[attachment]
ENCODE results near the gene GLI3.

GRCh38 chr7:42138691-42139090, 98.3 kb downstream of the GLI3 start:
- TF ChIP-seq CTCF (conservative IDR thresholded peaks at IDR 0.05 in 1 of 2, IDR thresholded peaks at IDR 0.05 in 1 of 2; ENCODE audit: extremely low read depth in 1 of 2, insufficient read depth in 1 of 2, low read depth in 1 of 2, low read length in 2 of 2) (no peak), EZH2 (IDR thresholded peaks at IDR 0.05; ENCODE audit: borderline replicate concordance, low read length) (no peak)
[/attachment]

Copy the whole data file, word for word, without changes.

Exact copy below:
ENCODE results near the gene GLI3.

GRCh38 chr7:42138691-42139090, 98.3 kb downstream of the GLI3 start:
- TF ChIP-seq CTCF (conservative IDR thresholded peaks at IDR 0.05 in 1 of 2, IDR thresholded peaks at IDR 0.05 in 1 of 2; ENCODE audit: extremely low read depth in 1 of 2, insufficient read depth in 1 of 2, low read depth in 1 of 2, low read length in 2 of 2) (no peak), EZH2 (IDR thresholded peaks at IDR 0.05; ENCODE audit: borderline replicate concordance, low read length) (no peak)